Start a nappy library
Before you jump into setting up, there are a few important things to consider:
You will need public liability insurance to cover you for any damages resulting from your library/activities. For example, a baby choking on a popper, someone tripping over your nappies at a demo or hurting themselves on your property when returning nappies. The chances of this happening are very slim but without insurance you are personally liable if anyone tries to sue you/the library, which can be thousands even if you win. Insurance starts at around £70 a year depending on your library’s set-up, which is a lot when first starting out but the costs of fighting a claim in court will be a lot more.
You must take steps to minimise the risks e.g. include a disclaimer as part of your terms and conditions (although they don't tend to stand up in court); make sure you wash nappies at 60 degrees C to ensure they are clean when they come back in and check them over carefully before and after each loan out to minimise the risk of any part coming loose but insurance is still needed in case something goes wrong despite your best efforts.
We do not recommend any particular insurer or broker but the following companies are familiar with how nappy libraries work:
DSC Insurance Services
You will also need to check your home and contents insurance policy if you intend to run from home as having people to your home could invalidate your home and contents insurance. Some insurance companies will charge an additional premium, others may just refuse to allow it so you'll need to check. If renting, you will also need permission from the landlord.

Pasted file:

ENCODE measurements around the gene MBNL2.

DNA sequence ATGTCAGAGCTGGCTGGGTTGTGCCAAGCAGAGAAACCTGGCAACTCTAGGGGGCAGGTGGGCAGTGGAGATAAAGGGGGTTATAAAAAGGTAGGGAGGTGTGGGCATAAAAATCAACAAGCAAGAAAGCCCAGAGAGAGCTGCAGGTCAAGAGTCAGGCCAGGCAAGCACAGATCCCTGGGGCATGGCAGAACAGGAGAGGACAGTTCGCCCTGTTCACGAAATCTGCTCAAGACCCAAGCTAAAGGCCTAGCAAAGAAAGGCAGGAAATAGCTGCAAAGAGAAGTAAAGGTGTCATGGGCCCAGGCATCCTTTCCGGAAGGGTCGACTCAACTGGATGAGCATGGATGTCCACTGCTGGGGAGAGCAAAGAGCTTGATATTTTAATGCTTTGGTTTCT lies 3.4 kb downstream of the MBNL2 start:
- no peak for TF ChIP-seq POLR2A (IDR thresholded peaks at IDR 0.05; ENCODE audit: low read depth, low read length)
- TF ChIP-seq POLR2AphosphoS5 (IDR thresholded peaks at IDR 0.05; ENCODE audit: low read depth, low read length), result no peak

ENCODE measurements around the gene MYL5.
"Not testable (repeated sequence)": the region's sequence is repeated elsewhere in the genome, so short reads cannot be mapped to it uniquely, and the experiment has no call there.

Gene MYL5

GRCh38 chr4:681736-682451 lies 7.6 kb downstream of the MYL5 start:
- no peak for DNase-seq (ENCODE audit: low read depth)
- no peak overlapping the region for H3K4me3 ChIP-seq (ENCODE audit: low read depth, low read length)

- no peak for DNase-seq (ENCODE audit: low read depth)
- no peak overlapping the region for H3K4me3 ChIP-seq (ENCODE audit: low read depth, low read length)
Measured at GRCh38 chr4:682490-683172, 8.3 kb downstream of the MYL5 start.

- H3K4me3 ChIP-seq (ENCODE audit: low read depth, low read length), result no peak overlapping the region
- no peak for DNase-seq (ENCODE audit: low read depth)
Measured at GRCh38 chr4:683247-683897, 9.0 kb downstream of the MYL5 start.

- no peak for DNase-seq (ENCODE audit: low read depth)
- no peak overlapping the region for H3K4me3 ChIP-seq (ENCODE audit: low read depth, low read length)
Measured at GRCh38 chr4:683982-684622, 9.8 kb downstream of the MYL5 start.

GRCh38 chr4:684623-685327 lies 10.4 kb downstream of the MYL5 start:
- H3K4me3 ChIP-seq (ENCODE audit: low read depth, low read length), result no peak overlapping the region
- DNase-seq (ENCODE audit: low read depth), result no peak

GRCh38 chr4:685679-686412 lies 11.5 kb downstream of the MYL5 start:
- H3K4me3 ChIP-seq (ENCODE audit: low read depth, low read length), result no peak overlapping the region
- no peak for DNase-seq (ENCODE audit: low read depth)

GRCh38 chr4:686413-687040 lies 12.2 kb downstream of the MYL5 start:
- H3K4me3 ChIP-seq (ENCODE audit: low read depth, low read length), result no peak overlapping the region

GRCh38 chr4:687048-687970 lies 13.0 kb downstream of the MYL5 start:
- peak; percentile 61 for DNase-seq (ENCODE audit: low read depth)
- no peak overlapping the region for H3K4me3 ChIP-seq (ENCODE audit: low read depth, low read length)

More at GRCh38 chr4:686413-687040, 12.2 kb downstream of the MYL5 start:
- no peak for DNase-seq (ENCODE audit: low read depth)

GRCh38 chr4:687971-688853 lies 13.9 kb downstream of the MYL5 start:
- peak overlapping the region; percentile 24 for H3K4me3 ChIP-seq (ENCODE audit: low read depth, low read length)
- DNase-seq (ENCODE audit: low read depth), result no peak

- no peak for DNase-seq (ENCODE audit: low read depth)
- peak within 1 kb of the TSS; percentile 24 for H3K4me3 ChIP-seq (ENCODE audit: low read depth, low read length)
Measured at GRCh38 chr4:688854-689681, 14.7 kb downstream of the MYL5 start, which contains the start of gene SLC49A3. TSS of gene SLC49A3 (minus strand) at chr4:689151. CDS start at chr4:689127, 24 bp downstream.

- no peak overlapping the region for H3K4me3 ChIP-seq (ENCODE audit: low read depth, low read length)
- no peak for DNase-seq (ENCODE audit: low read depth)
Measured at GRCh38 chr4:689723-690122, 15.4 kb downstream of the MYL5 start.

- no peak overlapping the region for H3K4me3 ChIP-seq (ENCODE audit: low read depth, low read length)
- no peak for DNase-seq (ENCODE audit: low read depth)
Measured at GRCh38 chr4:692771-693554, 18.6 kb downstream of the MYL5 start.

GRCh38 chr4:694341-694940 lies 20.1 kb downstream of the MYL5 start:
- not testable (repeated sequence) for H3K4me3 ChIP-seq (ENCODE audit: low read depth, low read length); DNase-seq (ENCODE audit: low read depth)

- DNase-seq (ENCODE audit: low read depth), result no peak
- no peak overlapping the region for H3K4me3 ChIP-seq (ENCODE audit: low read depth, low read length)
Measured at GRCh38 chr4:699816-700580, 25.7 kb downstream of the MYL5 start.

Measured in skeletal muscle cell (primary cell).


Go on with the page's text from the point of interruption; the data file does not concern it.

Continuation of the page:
If you will be buying and selling as the library or charging for hire, you need to speak to HMRC about the tax implications. You may need to register as a sole trader or as a CIC. Everyone tends to need to do something different as we all run differently, so ensure you get what they say in writing for your records and check with them again if you change any aspect of how you operate.
Make sure you keep accurate records in a spreadsheet of ANY library-related income and outgoings regardless of the tax position of your library. Even if you charge for hire to help cover costs, you need to be aware that running a library WILL cost you money, especially to start up. Please do not start a library without considering whether you have the time, energy and finances to commit to it. Libraries starting up and then shutting down 6 months later really damage our relationships with retailers and manufacturers. Sometimes a library will need to shut down for genuine reasons and, in that event, we have guidelines as to how to shut the library down properly. Ideally, the library can be passed to someone else though, and if you've set it up as guided, the hand-over should be quite smooth.
Retailers and manufacturers now only support well-established libraries, after being stung by people pretending to set up libraries to try and get free nappies. Libraries in the UK Nappy Network do NOT ask for free nappies. We ask for information for clients only. You will need to establish your library yourself. Most retailers have schemes to support the libraries. Some give a code that you can share with clients and you get points when the code is used, then you can swap the points for nappies. Others offer a discount to the library for buying stock.
It is important to note that many libraries struggle to break even and they certainly do not make any kind of profit, so you will be putting your own funds in to make your library successful and/or you will need to dedicate time to fundraising. Most of us see it as off-setting our own landfill but there is a limit as to how much one can spend. The larger libraries can cost up to £1,000 a year to run, which is often borne by the volunteers although it is possible to run only from donations/grants/local authority support depending on your local area and how much effort you can put into it.